Dodgers: Three players with milestones at risk if 2020 season is lost

NEW YORK, NEW YORK - JANUARY 25: National League MVP Cody Bellinger of the Los Angeles Dodgers speaks during the 2020 97th annual New York Baseball Writers' Dinner on January 25, 2020 Sheraton New York in New York City. (Photo by Mike Stobe/Getty Images)
NEW YORK, NEW YORK - JANUARY 25: National League MVP Cody Bellinger of the Los Angeles Dodgers speaks during the 2020 97th annual New York Baseball Writers' Dinner on January 25, 2020 Sheraton New York in New York City. (Photo by Mike Stobe/Getty Images) /
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NEW YORK, NEW YORK – JANUARY 25: National League MVP Cody Bellinger of the Los Angeles Dodgers and Sports Agent Scott Boras poses for a photo during the 97th annual New York Baseball Writers’ Dinner on January 25, 2020 Sheraton New York in New York City. (Photo by Mike Stobe/Getty Images) /

Cody Bellinger

Chasing: 500 home runs, Dodger record in home runs

In just three seasons, Cody Bellinger has already accumulated 111 home runs while playing for the Dodgers. He is coming off an historic season at the plate when he hit the third most long balls in Dodger history (47) and won the National League MVP Award.

His impressive power numbers so early in his career place him on a path that could end with over 500 home runs. That is, if he has enough opportunities to get there. The left-handed slugger would see his chances of reaching 500 HRs decrease from a flip of a coin (51%) to only 41 percent if the 2020 season is lost. He needs 389 more home runs to reach the Hall-of-Fame power benchmark. To put that number in perspective, it would require him to hit at least 39 home runs over the next ten seasons, a tall task. Losing a season in his prime would surely put a damper on his chances.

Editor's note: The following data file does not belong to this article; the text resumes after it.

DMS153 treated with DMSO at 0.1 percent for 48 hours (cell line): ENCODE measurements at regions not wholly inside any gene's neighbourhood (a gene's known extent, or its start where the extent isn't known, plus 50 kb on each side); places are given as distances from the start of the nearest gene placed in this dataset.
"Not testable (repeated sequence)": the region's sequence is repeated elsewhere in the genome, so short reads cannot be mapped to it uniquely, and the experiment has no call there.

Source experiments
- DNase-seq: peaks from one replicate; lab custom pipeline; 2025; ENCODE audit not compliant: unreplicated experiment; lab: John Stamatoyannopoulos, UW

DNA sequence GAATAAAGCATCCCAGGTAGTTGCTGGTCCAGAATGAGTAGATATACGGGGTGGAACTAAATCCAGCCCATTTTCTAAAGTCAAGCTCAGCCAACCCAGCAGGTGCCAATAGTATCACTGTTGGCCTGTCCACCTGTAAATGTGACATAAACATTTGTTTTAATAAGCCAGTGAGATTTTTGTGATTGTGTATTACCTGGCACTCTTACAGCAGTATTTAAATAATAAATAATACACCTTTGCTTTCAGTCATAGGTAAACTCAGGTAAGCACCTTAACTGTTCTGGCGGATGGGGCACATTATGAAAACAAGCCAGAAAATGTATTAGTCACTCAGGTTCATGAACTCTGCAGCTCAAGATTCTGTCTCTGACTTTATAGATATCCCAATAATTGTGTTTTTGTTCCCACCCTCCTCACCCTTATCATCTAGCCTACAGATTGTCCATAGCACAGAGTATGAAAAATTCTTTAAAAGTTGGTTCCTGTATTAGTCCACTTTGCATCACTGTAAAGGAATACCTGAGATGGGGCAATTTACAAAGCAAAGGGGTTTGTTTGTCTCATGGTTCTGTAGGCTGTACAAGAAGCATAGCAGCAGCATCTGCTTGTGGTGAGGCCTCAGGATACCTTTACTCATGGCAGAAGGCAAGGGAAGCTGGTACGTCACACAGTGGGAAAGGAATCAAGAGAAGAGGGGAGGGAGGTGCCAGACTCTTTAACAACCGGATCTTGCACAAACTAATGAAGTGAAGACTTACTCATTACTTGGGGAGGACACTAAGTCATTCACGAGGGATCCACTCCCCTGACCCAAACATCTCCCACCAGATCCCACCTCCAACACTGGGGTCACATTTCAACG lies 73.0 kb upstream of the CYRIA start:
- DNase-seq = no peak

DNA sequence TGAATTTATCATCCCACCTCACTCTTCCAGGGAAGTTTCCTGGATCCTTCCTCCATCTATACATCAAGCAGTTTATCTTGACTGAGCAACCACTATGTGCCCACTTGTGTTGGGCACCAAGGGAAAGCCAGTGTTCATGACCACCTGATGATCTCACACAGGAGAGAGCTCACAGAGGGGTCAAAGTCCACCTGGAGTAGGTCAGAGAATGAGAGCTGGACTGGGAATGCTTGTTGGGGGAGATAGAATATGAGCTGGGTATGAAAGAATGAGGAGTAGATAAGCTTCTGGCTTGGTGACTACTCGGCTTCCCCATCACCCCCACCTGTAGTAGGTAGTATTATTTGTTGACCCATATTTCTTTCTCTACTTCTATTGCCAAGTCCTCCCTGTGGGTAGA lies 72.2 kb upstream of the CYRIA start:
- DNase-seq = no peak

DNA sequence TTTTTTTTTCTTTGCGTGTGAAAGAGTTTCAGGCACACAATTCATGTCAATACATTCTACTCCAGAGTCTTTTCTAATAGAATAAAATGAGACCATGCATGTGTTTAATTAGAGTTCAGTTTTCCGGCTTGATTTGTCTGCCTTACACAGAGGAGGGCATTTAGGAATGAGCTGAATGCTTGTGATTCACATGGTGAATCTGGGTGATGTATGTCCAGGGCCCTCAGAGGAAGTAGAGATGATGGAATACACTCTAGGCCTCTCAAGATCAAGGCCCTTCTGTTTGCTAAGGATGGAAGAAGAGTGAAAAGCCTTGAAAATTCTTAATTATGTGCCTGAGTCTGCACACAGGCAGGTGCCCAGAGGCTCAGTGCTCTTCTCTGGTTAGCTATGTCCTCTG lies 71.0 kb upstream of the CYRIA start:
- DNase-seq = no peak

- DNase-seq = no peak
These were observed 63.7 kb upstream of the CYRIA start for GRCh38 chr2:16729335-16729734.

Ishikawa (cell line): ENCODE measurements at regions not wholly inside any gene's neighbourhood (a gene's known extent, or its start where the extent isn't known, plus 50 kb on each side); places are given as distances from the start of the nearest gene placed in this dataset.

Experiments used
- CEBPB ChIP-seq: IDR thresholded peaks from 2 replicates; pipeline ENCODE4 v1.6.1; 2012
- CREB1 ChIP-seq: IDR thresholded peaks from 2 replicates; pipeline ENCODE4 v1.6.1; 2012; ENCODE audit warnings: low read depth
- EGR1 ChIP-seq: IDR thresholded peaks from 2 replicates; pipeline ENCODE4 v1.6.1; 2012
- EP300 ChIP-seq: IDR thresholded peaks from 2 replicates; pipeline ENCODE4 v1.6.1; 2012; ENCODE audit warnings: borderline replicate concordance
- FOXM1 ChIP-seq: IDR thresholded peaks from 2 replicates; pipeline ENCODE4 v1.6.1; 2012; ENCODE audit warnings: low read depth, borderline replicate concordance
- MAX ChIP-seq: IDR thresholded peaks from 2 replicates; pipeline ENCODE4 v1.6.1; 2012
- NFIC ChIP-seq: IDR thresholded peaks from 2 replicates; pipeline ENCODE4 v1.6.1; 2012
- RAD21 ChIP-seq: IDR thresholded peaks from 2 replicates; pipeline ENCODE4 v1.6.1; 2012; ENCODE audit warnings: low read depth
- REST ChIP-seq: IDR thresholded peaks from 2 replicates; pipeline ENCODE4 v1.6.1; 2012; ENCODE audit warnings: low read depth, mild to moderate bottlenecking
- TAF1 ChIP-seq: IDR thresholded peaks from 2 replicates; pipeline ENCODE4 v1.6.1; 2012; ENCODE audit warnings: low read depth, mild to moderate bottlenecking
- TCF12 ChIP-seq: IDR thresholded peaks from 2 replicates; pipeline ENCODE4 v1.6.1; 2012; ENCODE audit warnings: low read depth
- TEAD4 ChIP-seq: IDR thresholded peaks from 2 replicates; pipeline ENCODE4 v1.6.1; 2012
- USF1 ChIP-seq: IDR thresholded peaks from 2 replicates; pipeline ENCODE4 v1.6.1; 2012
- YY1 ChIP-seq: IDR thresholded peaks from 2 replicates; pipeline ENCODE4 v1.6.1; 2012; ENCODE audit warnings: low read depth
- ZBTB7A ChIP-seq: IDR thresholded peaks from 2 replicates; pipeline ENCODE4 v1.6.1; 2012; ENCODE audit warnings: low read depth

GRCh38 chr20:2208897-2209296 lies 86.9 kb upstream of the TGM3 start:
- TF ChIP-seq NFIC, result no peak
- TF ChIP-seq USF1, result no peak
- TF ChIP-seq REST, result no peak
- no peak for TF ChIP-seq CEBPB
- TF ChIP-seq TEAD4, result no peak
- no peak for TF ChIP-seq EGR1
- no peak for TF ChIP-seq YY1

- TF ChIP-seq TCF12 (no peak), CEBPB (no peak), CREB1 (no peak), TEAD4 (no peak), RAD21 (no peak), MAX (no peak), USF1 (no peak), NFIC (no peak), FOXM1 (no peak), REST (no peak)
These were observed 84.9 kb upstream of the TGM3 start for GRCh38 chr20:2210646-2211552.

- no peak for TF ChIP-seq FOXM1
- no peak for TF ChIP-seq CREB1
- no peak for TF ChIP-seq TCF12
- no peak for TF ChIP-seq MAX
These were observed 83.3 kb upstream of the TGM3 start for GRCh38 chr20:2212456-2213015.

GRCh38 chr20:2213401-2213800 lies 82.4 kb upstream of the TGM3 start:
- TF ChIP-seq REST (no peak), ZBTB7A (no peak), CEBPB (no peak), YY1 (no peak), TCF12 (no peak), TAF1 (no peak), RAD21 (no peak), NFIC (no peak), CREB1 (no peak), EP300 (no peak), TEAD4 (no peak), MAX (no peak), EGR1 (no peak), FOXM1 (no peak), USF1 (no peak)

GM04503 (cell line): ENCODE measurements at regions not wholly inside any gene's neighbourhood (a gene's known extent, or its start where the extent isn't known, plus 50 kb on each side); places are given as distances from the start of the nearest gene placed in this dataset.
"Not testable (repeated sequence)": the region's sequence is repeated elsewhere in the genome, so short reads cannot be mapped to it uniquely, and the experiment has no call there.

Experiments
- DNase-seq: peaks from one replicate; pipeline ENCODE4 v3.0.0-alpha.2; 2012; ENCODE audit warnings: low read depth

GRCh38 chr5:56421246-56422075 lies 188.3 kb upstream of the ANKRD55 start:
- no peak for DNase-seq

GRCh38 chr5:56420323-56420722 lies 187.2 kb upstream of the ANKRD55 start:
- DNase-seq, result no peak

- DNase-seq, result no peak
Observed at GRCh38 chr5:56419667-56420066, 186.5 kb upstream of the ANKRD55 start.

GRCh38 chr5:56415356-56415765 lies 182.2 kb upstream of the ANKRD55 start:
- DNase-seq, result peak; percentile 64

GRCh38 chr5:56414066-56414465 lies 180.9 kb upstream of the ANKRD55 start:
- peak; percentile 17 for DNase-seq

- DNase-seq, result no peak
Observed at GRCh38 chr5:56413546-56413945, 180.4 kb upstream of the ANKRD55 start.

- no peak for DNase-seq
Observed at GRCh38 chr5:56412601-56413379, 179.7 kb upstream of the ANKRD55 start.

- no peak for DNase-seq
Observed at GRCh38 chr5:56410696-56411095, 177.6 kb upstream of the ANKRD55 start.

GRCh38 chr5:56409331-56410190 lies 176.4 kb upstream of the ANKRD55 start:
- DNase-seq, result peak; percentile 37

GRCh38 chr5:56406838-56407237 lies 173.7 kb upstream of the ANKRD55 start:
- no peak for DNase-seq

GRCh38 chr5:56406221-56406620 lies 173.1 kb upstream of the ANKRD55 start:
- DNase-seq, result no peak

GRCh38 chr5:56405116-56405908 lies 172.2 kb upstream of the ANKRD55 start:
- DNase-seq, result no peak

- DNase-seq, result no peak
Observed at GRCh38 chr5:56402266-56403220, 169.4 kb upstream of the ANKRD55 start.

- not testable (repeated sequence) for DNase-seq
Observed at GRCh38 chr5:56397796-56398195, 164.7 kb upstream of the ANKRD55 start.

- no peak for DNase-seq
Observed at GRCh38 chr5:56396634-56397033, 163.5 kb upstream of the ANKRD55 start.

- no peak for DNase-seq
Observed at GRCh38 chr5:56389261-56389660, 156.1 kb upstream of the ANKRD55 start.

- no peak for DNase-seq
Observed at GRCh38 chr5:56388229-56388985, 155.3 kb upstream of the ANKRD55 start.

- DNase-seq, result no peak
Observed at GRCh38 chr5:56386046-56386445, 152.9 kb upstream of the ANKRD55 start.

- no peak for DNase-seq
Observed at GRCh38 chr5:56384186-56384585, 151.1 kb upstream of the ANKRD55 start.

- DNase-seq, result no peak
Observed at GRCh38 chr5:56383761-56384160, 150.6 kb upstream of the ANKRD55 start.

From a Dodgers perspective, the 24-year-old needs 279 more homers to surpass Duke Snider as the all-time leading power hitter in Dodgers history, a realistic goal for a young player who is off to an impressive start. Assuming Bellinger plays until he is 36, so thirteen more seasons, he would need to average 21 home runs each year to reach the record. If the 2020 season is lost, and we use the same assumptions about his playing time, he would need to average 23 dingers each season, still realistic, but a bit more difficult.

In reality, Bellinger will probably see his home run totals follow an uneven path over the course of his career, spiking during his prime playing days. After hitting 39, 25, and 47 over the last three years, it would seem 2020 would represent another opportunity for him to add a large number to his home run total.

Could a lost season interrupt his momentum and slow him down? Possibly. But the fact he is so young, and can realistically play for another 12-15 seasons, he has plenty of time to slowly build towards 390 home runs.

The bigger question might be whether he does it while remaining a Dodger. While you wouldn’t expect the front office to part ways with their rising star, it’s impossible to know what lies ahead in terms of contract negotiations and injuries that could slow him down or set him on a different path. Another reason why every year of his prime wearing a Dodger uniform is important toward climbing all-time lists.

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